During the Battle of Jutland (31 May 1916), the battlecruisers Invincible, Queen Mary, and Indefatigable exploded with only a few survivors; Lion was almost lost in a similar manner. This provoked the famous quote that is attributed to Beatty: ‘There seems to be something wrong with our bloody ships today.’

Various, partly contradictory analyses of the battlecruiser action or the entire battle exist. Several major problems of the Royal Navy have been identified:

  • Departure from the original battlecruiser concept (Originally, battlecruisers were not intended to be used in a battle line against enemy capital ships. In particular, battlecruisers should have avoided combat with the more powerful but slower battleships.)

  • Tactical mistakes (In particular, Beatty left behind Evan-Thomas’ fast battleships and held his fire for too long until he was within range of the German guns although the larger guns mounted on British ships would have allowed an engagement at greater range.)

  • Weather (Wind and visibility were favourable for the initial German position.)

  • Gunnery of the German battle-cruisers (The Germans were quicker in determining the correct range to targets.)

  • Shell performance (German armour-piercing shells were more effective than the British ones.)

  • Weak armour (in particular of the decks, turret roofs, and magazines)

  • Ammunition handling (stockpiling unprotected cordite charges while emphasising speed over safety)

  • Composition of propellant charges (British cordite propellant was vulnerable and tended to burn violently.)

  • Signalling (The Germans used wireless communication, whereas the British preferred signalling using flag and lamp signals.)

  • Fixed standing orders (which prevented individual actions of squadron or ship commanders)

Accordingly, several changes were introduced as a result of the lessons learned in the battle. However, which of the identified problems were actually crucial for the disaster for the British battlecruisers? Can a single cause be isolated that was significantly responsible for the outcome, or was a combination of multiple problems necessary? Were correct improvements introduced as a result of experience gained – in particular, in view of the fact that the battlecruiser Hood was sunk during the Battle of Denmark Strait (24 May 1941) in a comparable manner? (The later loss of Repulse in the Pacific War was certainly not related.)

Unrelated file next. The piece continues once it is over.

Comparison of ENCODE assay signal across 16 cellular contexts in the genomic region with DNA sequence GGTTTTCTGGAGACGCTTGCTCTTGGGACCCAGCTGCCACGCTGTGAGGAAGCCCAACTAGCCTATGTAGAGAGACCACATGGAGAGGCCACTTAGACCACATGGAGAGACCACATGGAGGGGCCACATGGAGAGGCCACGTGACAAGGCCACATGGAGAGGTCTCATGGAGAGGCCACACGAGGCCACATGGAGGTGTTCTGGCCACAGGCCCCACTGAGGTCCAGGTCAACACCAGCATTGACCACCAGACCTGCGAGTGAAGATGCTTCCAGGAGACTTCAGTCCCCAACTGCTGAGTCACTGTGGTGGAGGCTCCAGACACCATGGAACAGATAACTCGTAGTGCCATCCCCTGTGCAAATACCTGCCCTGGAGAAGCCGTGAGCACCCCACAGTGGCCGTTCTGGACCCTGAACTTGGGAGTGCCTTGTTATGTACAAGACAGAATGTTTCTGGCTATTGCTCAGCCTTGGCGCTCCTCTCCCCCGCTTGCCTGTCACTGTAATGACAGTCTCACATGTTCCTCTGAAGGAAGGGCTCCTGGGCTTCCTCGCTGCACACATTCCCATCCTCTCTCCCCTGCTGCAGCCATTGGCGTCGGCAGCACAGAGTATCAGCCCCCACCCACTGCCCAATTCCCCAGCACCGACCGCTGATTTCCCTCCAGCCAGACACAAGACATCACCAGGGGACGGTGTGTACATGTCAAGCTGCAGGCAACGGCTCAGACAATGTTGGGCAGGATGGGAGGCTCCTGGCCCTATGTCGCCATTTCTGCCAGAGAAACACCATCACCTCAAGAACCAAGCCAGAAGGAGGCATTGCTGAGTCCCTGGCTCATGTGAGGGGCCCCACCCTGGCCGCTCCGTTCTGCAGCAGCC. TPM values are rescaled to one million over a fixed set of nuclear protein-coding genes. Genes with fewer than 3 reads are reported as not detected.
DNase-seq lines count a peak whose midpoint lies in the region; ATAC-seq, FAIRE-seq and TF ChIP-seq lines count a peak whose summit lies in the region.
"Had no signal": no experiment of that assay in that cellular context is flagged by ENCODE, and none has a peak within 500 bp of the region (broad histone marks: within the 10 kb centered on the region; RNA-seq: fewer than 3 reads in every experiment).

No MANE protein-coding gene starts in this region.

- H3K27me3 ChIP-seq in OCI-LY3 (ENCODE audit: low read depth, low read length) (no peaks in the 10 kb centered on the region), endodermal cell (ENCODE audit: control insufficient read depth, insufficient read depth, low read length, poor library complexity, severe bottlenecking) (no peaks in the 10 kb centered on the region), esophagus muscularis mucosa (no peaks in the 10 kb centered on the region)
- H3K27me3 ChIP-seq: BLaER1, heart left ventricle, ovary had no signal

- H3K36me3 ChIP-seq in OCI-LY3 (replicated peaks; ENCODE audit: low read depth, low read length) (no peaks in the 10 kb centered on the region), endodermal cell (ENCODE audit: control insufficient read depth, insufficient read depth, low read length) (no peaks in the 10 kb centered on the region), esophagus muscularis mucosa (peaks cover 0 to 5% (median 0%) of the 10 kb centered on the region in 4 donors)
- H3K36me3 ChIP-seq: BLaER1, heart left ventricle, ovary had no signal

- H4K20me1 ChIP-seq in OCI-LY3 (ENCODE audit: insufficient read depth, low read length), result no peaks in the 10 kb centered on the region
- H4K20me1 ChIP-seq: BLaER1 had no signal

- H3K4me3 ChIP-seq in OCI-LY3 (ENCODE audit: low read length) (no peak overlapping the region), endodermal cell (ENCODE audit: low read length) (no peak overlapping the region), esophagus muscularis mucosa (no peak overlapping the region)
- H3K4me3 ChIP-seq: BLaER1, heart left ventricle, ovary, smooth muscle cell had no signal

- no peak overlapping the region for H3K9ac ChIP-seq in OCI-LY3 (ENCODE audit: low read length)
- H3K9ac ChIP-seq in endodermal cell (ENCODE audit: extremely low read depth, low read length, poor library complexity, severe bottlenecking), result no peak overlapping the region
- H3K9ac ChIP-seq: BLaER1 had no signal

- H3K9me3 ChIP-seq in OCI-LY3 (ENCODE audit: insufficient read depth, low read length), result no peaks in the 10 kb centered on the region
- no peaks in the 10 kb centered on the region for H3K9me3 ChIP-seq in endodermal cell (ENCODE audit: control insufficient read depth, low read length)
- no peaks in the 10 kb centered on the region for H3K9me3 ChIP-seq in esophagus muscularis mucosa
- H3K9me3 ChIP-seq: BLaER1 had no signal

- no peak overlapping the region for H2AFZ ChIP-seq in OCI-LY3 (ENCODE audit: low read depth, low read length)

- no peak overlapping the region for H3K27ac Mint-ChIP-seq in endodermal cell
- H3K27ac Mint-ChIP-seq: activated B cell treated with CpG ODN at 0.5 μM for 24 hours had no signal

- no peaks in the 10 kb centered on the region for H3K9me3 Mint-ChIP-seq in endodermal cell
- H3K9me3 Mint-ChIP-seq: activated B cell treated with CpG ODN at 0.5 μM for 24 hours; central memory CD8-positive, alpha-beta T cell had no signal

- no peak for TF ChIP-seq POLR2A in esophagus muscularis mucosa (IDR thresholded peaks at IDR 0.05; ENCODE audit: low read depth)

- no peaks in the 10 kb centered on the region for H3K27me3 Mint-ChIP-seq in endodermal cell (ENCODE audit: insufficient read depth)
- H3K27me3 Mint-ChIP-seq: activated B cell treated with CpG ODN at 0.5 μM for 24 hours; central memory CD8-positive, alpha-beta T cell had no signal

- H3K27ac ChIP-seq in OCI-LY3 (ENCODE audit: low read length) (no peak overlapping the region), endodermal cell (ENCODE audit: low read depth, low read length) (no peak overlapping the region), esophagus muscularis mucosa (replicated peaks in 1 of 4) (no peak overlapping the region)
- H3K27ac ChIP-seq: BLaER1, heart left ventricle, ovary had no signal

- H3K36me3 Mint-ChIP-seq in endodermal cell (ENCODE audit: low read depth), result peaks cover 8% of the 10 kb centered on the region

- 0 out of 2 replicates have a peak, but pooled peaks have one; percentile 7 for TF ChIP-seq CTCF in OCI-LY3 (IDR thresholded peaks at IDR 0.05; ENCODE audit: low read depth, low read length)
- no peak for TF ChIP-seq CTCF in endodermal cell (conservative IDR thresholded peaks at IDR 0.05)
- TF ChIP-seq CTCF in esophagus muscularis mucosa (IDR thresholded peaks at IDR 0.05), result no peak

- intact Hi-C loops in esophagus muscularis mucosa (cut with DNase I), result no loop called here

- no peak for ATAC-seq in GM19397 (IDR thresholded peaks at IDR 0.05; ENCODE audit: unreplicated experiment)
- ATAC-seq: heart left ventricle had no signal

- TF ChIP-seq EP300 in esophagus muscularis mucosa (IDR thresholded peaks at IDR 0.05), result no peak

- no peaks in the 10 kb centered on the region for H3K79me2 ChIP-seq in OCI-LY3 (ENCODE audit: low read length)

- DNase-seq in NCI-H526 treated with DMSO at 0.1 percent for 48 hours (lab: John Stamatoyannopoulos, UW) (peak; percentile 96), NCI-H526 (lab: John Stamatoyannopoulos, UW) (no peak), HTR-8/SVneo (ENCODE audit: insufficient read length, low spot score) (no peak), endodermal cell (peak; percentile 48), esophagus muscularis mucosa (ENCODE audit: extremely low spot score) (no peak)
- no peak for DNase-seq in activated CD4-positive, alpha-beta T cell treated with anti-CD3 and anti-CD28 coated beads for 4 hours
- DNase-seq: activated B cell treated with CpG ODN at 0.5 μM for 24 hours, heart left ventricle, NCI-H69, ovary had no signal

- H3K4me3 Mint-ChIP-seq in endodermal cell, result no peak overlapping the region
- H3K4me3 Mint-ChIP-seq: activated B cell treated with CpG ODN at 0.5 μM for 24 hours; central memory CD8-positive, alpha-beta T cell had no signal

• BBC history magazine did an article on this recently - you may wish to look at it.
    – MCW
    Jul 21, 2016 at 18:17
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    The key point is the first on your list. The British battlecruiser concept was flawed in so much as they were used as cheap battleships rather than as super-heavy cruisers. Jul 21, 2016 at 18:19
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    Trying to identify just one cause is fruitless here - they all contributed. Hood had some different factors, or so it is thought.
    – Jon Custer
    Jul 21, 2016 at 18:40
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    @KillingTime, most ships, even tiny destroyers, quietly sink as a result of excess damage. Explosions are very much not the normal failure mode.
    – Mark
    Jul 23, 2016 at 0:18
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    The battlecruiser concept was much the same as the 'super-frigate' concept was during the age-of-sail. You can out-run anything capable of out-fighting you and you can out-fight anything capable of keeping up with you. Conceptually, they were never intended to stand in the line of battle or to trade blows with battleships. If they hadn't been used in the line-of-battle in Jutland, their other flaws wouldn't have been exposed.. Jul 23, 2016 at 9:24

2 Answers 2


All of the factors you mentioned did play a role in the loss of the ships. But the largest factor in the ships themselves actually blowing up was the absolute horrendousness in the ammunition handling of the battle-cruisers and basically every other British ship. To that point, the battle-cruisers also had less armour than battleships which made it easier for shells to penetrate the ship, which then set off the badly-placed cordite charges in the turret and ammunition shafts.